July 20, 2008

"I used to swear a lot. I like swearing, and I love reading people who do it well."

Oh, lord — is that swearing? — I'm going with a second Kevin Drum quote this morning — and a second post traced to the netroots convention. But anyway, this is a different subject: The use of rough language among friends and in blogging that used to be written in the style of talking to your friends but is now written with the intent to reach the whole political world, which isn't going to listen properly if you talk like that. Was the bad language ever good, and if it was, what have we lost? We do still want blogging to sound like the way we'd talk to friends, don't we?

22 comments:

Bissage said...

I like swearing because swearing can make you mine.

Here’s all the proof you’ll ever need.

Bleeeeech!

rcocean said...

He (Papa)said he started his blog during the buildup to the war in Iraq, when, he said, disagreement with the idea of going to war was suppressed.

Mr. Papa said his impulse toward vulgarity, including references to rape, was a reaction to that climate of suppression. Besides, he said, “I curse a lot in my daily life.”


To me (a non leftist) this is unintentionally funny. Also funny , the NYT's treats these people as normal and mainstream - instead of labeling them left-wing cranks and oddballs. But I guess in NYC, professors who curse because they are oppressed, are a dime a dozen.

Donald Douglas said...

I question the premise of the piece, i.e., we still got a whole lot of swearin' goin' on...

When one's got no ummpphh, a few cuss words add a sense of importance.

American Power

Palladian said...

"Mr. Papa said his impulse toward vulgarity, including references to rape, was a reaction to that climate of suppression."

"climate of suppression" = most people disagreed with you

Swearing is not communication. Swearing is verbal violence, the equivalent of a slap. Swearing is a way of not communicating. Instead of saying "umm" when you have nothing to say or have no way of linking thoughts, you say "fuck" and slap the listener or reader until they are too numb to notice or care that you have nothing interesting to say.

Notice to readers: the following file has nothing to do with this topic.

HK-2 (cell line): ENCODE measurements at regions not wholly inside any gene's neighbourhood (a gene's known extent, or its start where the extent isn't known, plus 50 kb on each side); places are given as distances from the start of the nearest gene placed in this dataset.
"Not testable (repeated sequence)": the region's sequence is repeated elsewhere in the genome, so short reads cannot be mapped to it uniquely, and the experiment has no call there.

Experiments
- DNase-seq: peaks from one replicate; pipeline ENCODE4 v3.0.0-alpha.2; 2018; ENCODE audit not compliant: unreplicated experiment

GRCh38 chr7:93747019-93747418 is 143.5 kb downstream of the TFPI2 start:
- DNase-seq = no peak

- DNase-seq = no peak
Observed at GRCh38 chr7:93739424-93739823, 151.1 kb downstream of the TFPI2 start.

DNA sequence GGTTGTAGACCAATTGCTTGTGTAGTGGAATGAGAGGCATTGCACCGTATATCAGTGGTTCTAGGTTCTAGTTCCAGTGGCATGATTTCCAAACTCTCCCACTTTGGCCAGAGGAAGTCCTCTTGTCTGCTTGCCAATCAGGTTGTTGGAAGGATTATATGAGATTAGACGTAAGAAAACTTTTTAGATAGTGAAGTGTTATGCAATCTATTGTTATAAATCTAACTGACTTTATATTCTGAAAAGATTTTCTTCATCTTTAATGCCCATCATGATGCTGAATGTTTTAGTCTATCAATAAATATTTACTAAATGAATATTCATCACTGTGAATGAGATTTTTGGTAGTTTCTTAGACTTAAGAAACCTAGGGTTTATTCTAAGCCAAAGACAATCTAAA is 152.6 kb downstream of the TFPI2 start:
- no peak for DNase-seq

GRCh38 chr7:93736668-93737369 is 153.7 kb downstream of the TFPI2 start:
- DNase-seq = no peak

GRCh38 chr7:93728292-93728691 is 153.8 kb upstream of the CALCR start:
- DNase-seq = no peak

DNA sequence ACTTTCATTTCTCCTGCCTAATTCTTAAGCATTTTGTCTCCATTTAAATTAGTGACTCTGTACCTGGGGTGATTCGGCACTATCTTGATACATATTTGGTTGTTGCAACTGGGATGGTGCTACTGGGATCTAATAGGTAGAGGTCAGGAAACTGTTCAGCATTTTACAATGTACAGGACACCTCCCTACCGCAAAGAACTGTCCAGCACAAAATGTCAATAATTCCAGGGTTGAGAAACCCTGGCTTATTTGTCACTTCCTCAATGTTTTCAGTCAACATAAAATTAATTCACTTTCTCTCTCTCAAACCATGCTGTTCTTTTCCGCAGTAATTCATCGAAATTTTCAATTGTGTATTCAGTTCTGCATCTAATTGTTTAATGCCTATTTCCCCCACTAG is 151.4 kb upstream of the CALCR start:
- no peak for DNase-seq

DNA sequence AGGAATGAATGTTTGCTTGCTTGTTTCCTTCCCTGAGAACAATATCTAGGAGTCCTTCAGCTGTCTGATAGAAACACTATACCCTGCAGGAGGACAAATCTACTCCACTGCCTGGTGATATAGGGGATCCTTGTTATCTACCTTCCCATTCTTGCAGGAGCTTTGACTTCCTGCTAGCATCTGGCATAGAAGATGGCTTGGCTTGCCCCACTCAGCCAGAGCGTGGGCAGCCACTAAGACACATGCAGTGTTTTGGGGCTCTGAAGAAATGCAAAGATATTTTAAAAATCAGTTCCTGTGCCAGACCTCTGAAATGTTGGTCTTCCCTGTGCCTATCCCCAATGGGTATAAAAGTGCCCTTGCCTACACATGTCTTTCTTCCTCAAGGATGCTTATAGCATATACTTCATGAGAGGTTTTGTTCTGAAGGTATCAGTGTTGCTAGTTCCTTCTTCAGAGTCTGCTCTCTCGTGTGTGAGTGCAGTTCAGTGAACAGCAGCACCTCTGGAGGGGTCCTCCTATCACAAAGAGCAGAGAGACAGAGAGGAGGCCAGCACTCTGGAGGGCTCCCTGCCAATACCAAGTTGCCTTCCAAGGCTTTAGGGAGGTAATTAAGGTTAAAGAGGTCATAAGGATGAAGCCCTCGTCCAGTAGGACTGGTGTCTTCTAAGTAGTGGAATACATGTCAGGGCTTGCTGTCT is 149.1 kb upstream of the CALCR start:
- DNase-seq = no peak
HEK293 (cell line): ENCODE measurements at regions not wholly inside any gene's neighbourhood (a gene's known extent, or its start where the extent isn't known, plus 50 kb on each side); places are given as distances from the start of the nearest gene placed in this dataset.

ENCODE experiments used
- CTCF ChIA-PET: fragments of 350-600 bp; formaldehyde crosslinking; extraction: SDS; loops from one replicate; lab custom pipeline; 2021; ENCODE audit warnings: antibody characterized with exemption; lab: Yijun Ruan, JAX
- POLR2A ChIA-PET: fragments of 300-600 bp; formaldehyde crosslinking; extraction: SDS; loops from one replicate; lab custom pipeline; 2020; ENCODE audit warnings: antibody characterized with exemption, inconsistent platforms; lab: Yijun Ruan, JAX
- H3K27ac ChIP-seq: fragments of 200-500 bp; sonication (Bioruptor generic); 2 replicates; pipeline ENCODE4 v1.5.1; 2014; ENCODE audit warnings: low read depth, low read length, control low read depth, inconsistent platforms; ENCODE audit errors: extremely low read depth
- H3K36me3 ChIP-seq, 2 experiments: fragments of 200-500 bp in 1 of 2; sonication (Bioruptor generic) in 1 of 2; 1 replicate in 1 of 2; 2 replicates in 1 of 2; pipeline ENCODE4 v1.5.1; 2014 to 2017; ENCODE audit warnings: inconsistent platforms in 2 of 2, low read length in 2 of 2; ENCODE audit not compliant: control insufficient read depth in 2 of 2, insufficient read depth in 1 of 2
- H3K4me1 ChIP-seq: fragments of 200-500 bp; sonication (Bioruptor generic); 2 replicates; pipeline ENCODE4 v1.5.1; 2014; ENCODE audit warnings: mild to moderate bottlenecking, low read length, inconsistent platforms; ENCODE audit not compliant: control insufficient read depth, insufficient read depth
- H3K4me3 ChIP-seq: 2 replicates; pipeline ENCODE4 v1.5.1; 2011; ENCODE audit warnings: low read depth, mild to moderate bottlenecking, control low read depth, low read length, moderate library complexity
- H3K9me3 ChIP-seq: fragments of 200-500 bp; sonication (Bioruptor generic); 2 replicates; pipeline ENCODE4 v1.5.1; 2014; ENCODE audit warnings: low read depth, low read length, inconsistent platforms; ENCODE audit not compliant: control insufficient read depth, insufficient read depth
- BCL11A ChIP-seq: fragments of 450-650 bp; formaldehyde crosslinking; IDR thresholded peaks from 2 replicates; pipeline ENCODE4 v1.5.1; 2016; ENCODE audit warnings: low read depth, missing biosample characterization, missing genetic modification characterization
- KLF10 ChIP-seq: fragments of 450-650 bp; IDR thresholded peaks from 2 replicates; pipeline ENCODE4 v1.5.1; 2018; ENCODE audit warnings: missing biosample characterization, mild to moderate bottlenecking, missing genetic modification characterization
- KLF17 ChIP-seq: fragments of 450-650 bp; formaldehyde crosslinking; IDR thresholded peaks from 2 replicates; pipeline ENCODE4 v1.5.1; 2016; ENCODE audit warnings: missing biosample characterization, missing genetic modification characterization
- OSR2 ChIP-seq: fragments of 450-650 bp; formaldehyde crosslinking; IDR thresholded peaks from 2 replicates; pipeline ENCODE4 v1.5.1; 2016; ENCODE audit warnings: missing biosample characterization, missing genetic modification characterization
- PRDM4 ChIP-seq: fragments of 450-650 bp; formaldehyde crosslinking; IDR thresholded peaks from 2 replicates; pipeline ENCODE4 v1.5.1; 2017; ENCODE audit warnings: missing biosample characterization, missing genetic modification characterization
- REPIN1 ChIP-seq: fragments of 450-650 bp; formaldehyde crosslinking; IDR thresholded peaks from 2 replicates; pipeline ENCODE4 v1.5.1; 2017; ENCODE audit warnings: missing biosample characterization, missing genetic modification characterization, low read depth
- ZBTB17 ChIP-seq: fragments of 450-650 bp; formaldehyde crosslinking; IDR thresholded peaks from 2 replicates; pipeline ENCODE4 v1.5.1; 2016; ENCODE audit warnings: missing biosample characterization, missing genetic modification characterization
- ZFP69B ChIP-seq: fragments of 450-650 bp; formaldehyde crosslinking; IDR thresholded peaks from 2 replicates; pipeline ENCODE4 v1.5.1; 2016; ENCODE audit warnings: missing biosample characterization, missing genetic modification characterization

Most people have nothing interesting to say. Most people would rather be hitting people than talking. This is why many people swear.

P. Rich said...

Was the bad language ever good...

At least it had shock value. Vulgarity has become so commonplace it does little more than substitute for lack of effective vocabularity.

Donald Douglas said...

I just read the Seelye piece, and I'm more convinced of my original point above. Netroots Nation advertised the panel thus:

"One of the great debates of blogging is the general rudeness and shrillness acceptable within the discourse. Does profanity exempt you from being taken seriously? Are you necessarily "calmer" because you don't drop a few four-letter words? We'll discuss the tone and attitude of various pockets of bloggers, and also why, no matter what, Michelle Malkin is still worse."

Cussing is part and parcel to left-wing smears and demonization.

It's not as if the bloggers profiled have advanced their journalistic or political careers by deploying gutter language. Amanda Marcotte, indeed, not only got the boot from John Edwards' campaign in 2004, her controversy cast tremendous doubts on Edwards himself: Did he endorse her vile language and demonization? Was this considered an acceptable level of discourse for a presidential candidate?

The answer is clearly no. But the left bloggers want to make their own rules. They think the mainstream press "needs to let its hair down," which I perceive as the lefties' push to lower the bar on proper respect.

Call me old fashioned, I guess.

American Power